In the beginning was the Word, and the Word was with God, and the Word was God. He was in the beginning with God. All things came to be through him, and without him nothing came to be. What came to be through him was life, and this life was the light of the human race … And the Word became flesh and made his dwelling among us … (John 1:1-4, 14)
OK, so no mention of sin there. Pretty amazing stuff. Sounds like the identity and mission of Jesus go way back. Eons back in fact! Well before Genesis 3 and the original sin of Adam and Eve. Hmmm. Now let’s go to St. Paul’s Letter to the Colossians.
He is the image of the invisible God, the firstborn of all creation. For in him were created all things in heaven and on earth, the visible and the invisible … all things were created through him and for him. He is before all things, and in him all things hold together. He is the head of the body, the church. He is the beginning, the firstborn from the dead, that in all things he himself might be preeminent. (Colossians 1:15-18)
Clearly St. Paul starts off in a similar vein, affirming the feeling that this whole Jesus coming into the world moment was not a kind of Plan B, or an afterthought, but a primordial thought; a plan devised in the Heart of God before the first drop of rain and the first ray of sunlight pierced the clouds over Eden. St. Paul does eventually get to the issue of our sin however:
For in him all the fullness was pleased to dwell, and through him to reconcile all things for him, making peace by the blood of his cross [through him], whether those on earth or those in heaven. And you who once were alienated and hostile in mind because of evil deeds he has now reconciled in his fleshly body through his death, to present you holy, without blemish, and irreproachable before him. (Colossians 1:19-22)

“To reconcile all things … ” Now let’s unpack that word. To “reconcile” means to restore or reunite relations, meaning that there was apparently already a relationship of intimacy planned in the first place! And clearly Jesus was present there, “before all things,” including our sin, “and in him all things hold together.”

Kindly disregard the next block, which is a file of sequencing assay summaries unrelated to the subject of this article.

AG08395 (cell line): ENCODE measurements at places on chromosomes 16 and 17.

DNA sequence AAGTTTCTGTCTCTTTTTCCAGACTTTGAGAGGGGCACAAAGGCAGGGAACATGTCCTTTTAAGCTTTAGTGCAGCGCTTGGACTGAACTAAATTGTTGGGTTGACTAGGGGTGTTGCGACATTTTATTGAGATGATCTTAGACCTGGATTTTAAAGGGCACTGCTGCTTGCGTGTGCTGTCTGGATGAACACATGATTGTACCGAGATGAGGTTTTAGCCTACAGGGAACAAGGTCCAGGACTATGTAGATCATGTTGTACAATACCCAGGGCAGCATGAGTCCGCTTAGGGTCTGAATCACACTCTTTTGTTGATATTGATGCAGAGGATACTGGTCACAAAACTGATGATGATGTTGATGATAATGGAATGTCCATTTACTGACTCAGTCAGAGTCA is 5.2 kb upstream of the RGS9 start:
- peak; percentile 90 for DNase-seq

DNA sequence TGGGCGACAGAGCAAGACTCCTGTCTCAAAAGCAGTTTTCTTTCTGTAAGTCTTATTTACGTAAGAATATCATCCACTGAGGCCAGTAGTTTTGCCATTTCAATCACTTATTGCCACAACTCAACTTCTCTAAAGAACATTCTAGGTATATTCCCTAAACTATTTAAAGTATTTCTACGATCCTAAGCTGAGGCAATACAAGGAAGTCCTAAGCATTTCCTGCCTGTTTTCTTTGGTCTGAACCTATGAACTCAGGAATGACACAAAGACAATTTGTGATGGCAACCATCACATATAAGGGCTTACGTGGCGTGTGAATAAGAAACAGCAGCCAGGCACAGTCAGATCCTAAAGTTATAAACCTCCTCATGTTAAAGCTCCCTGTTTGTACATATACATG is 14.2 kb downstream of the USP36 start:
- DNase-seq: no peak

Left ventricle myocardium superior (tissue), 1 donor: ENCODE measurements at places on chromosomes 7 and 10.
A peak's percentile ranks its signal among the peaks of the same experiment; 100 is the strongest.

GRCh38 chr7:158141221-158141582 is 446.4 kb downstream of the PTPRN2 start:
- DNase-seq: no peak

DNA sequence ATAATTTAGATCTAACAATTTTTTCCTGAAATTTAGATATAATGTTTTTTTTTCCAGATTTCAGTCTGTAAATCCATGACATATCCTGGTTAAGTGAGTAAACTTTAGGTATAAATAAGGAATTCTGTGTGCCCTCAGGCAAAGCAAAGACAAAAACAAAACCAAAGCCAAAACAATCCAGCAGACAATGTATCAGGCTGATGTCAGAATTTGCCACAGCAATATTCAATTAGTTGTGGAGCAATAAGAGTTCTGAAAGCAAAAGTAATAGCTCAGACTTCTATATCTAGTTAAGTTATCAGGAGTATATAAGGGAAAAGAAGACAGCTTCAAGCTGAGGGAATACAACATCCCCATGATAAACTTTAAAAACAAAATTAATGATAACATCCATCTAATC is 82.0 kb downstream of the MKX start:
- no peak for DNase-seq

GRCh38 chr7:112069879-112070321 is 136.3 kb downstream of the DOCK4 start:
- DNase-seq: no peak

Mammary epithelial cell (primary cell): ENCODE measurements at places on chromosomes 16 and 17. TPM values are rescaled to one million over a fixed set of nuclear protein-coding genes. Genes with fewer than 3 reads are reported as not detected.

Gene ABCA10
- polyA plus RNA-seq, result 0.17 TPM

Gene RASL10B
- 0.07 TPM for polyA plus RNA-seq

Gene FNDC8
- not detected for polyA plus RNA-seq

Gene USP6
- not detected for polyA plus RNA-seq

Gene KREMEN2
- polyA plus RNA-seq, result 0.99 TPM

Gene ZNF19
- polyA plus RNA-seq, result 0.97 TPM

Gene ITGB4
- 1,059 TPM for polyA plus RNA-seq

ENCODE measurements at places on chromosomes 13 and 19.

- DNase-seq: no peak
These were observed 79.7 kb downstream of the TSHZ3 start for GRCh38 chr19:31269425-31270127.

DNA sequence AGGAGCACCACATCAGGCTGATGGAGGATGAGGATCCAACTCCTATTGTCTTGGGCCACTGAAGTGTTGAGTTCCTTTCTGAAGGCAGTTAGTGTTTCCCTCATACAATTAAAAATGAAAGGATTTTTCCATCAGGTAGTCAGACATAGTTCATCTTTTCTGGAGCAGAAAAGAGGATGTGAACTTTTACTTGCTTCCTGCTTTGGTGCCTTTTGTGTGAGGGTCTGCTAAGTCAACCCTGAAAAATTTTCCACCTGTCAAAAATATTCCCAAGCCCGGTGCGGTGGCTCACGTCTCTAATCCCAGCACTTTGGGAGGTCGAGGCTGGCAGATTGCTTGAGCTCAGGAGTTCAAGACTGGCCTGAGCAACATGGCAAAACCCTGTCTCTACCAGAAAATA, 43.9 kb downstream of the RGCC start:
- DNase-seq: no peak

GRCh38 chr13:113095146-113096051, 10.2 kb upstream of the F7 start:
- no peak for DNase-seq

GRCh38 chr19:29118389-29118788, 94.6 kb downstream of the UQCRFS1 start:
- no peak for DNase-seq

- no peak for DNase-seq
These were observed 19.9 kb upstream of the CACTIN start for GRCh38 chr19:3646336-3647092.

In Ephesians, St. Paul writes, “Blessed be the God and Father of our Lord Jesus Christ … He chose us in him, before the foundation of the world, to be holy and without blemish before him. In love he destined us for adoption to himself through Jesus Christ, in accord with the favor of his will, for the praise of the glory of his grace that he granted us in the beloved” (Ephesians 1:3-6).

Are we seeing a theme here? “In love he destined us for adoption … ” Where’s the sin, the “woe is me,” the darkness? Apparently this God of Love was already and eternally madly in love with us enough to want to plan ahead, pierce the veil, come and love us regardless of our future rejections, denials, and disobedient hearts! Some speculate that this might have been one of the reasons for Lucifer’s rejection of God; he foresaw that God would become flesh, lowering himself for the love he bore his creatures, and Satan thought himself above all of that.

I don’t know about you but this is giving me chills. I always thought it was because of our sins that he came. That feels a bit audacious now, as if we are the ones who are writing this great symphony of human history and God has to “adapt” his instruments to our sour notes! But is it really our screwing things up that brought him down? I don’t think so. It appears first and foremost that it was his mad love that moved him to dwell among us.
Eros is part of God’s very Heart: the Almighty awaits the ‘yes’ of his creatures as a young bridegroom that of his bride.… On the Cross, God’s eros for us is made manifest. Eros is indeed … that force which ‘does not allow the lover to remain in himself but moves him to become one with the beloved.’ Is there more ‘mad eros’ … than that which led the Son of God to make himself one with us even to the point of suffering as his own the consequences of our offenses? (Benedict XVI, Lenten Message 2007).

The Passion of the Christ was, it would seem, not merely a plan to “save us from our sins” as it was a way, because of our sin, to show us to what incredible depths this crazy love would go. “Father, they are your gift to me. I wish that where I am they also may be with me, that they may see my glory that you gave me, because you loved me before the foundation of the world” (John 17:24).

What a change this could bring about in us personally, this coming to realize that God may have come to us in Jesus even had we never sinned, simply because he loves us and desires union with us! We might finally come to realize how his love takes our eyes off of our own shame and into his Beauty; away from our ceaseless navel-gazing at our sins and into the gaze of his everlasting love! For in the end, in his deepest identity, God is Love, and so we in our deepest core, are loved. That’s a scandalous beauty. The scandalous beauty that led our God to become man!

Flickr image by Waiting for the Word